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Low’s « Double Negative » by Jonathan Caouette

Jonathan Caouette
Jonathan Caouette

After 25 years as a band, Low have reached a new high. With theit formation, the married couple Alan Sparhawk and Mimi Parker broke new ground, bringing unparalleled slow and sad intensity to every note. And yet, Double Negative (Sub Pop), their latest album, is their most radical work, underlining the fact that the band is going through a full-scale metamorphosis. They teamed up with producer B. J. Burton (Bon Iver, Lizzie, and Francis and the Lights) to make an excruciatingly minimal, bare and powerful album. I discovered Low fourteen years ago thanks to Tarnation, by Jonathan Caouette, a mind-blowing and unforgettable documentary made in 2003. Back then, the band had already produced some of its most beautiful albums. For this first autobiographical home movie edited on IMovie, the filmmaker displayed intimate and tragic snippets of his life. His whole life was laid bare through the prism of his mother’s struggle with mental illness and the exploration of his sexual identity. His experience was recorded with a hypnotic mixture of snapshots and Super-8 videos sometimes sourced from his childhood. The soundtrack to these haunting images was beautiful. It featured Lisa Germano, the Cocteau Twins, Mavis Staples, Marianne Faithful and the Magnetic Fields. It also included three Low songs (Laser Beam, Embrace and Back Home Again), which appeared symbolically in the first and final frames, as well as in the middle of the film. When I first listened to Double Negative, I immediately thought of Jonathan Caouette, wondering how he would have reviewed this album. Here is his answer.

Low, Double Negative (Sub Pop)

« The whole thing is a beautiful run on sentence concept album. This is by far one of the utmost experimental Low albums I have ever heard. All of my personal interpretations of each song could be completely wrong..but here below, in just a few words, are various ideas that come to mind. The whole album makes me think of death and what could possibly happen to us after death. Again, I could be 100% wrong..but this is just me. I’ve never heard instrumentation or sounds fused together like this with any other artist as of yet. The whole album feels like it’s from the future. »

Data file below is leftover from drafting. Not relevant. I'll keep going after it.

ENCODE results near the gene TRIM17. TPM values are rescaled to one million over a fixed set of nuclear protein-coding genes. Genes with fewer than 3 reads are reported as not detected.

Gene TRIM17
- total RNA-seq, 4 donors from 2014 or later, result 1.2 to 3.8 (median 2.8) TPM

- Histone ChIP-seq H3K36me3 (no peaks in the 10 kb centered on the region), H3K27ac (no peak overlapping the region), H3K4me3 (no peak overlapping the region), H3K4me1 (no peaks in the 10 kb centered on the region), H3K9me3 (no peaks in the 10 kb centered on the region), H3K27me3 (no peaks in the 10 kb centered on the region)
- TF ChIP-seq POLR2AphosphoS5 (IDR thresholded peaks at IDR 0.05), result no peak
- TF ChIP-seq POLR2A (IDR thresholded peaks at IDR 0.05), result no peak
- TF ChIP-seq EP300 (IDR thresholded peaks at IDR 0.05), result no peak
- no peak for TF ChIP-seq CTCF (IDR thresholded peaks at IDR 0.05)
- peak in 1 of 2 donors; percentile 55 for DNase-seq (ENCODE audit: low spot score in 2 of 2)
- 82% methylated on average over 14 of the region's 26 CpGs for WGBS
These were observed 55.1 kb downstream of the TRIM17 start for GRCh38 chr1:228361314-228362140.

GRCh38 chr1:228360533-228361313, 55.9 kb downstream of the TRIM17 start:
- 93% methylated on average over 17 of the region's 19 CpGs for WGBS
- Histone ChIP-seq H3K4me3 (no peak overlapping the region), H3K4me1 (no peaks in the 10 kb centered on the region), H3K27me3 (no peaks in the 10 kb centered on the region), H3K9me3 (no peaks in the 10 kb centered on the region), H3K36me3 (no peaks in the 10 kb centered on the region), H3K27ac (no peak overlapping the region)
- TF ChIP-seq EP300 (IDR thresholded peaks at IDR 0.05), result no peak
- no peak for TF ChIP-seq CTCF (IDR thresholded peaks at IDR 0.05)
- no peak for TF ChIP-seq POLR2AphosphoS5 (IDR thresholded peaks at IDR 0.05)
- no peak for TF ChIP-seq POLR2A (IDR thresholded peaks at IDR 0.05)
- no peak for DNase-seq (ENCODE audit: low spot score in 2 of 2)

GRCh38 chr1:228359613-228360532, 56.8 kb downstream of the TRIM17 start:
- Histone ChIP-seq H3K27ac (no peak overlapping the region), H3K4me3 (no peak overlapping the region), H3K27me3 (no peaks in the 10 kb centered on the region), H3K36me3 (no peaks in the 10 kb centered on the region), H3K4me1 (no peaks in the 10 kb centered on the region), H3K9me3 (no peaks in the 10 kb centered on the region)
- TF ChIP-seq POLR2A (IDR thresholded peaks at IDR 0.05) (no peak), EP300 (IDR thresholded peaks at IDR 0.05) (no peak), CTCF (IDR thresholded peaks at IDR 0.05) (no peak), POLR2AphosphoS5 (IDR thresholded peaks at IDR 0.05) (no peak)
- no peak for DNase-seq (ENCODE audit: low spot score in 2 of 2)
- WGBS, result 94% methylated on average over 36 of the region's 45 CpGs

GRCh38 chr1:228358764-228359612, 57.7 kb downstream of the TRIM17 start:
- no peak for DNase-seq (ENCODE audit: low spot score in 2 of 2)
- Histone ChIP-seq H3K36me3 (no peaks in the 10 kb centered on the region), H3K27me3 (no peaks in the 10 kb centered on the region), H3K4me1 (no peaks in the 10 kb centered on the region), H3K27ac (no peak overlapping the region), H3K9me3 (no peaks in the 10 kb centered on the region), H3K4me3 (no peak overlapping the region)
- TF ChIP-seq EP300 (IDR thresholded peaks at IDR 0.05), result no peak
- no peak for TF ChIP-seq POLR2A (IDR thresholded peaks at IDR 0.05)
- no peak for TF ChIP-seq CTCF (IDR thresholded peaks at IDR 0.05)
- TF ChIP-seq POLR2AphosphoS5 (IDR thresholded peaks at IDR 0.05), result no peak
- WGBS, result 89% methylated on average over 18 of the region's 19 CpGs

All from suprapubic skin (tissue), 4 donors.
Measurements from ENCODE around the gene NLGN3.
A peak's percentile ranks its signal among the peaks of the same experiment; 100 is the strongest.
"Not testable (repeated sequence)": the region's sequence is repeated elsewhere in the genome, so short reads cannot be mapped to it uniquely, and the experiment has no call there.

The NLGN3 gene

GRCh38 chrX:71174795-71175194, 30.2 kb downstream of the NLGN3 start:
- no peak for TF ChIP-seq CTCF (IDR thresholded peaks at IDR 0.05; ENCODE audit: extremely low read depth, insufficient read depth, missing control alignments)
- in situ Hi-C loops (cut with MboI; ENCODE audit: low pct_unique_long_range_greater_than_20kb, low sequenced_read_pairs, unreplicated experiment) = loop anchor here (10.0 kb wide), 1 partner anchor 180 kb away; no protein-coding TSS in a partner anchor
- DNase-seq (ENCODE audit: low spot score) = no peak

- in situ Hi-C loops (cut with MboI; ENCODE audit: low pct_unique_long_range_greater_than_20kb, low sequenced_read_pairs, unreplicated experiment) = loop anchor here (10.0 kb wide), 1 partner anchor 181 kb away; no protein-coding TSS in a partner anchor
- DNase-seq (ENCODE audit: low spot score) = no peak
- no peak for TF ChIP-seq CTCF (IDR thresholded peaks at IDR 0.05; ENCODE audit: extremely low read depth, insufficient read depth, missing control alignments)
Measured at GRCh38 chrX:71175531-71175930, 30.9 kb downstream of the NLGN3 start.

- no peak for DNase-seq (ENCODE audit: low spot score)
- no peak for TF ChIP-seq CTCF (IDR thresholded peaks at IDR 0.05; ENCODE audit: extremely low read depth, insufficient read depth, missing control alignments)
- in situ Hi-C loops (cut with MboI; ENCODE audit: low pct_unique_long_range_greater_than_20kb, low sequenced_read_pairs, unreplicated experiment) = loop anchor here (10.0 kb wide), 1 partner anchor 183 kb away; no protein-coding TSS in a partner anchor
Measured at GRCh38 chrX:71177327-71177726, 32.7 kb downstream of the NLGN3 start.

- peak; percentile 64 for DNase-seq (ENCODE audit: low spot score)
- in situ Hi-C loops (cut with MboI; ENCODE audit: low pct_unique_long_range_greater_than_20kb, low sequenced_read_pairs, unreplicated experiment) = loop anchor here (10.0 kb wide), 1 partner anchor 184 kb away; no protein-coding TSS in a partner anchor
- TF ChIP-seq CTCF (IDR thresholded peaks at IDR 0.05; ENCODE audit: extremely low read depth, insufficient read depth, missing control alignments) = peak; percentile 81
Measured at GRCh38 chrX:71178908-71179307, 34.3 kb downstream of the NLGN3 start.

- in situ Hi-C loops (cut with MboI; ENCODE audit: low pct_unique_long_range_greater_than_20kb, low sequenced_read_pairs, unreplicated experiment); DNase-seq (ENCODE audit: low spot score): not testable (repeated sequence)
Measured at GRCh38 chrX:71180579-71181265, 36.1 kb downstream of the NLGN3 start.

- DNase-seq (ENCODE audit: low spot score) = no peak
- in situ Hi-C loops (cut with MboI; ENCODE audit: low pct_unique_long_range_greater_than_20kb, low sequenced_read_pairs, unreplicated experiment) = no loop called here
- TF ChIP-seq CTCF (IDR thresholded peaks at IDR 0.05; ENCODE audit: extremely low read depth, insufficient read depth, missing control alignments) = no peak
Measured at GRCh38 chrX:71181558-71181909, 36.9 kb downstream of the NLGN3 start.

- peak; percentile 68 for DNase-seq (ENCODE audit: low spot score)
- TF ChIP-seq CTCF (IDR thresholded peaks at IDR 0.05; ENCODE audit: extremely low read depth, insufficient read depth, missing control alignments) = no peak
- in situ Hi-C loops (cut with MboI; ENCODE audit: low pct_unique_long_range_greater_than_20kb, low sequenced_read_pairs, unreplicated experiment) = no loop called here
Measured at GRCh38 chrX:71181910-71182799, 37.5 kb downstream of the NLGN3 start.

Quorum

« Sounds like voices coming from the alternate reality that I am convinced that much if the world has been thrusted into. The end of the world, but also the beginning of something hopeful. « 

          

Dancing And Blood

« Hypnotic, existential ASMR , the mourning of the 20th century, the mourning of reality as we once knew it. »

Fly

« Astral projecting, or souls flying over the ruins of the Apocalypse, in a holding area, in temporary purgatory. »

Tempest

« This feels like a metamorphosis song, a repurposing of the energy of souls melding into one, ready to be redistributed again in some of form. »

Always Up

« A glimpse of optimism and hope. A hypnogogic fever dream track. Can everything somehow be reversed? I have no idea what I mean by this. »

Always Trying To Work It Out

« Binaural digital drugs. Wow, this is a beautiful song… »

The Son, The Sun

« The rebirth of a new universe. »

Dancing And Fire

« Various entities must be martyrs for a new world to emerge. A painstaking song about rebuilding reality. »

Poor Sucker

« The problem of evil with humanity is inevitable. Even if we were to all wake up with amnesia one day, we would still end up finding a way of destroying each other. » 

Rome (Always In The Dark)

« Eternal return. History repeating itself for the one millionth time. » 

Disarray

« A fable, a cautionary tale so that we don’t actually destroy each other. » 

Thanks to Eloïse Penaud and Suzy Borello for the translation.
Low is playing live in the US and Canada from Nov, the 2nd. Dates here.

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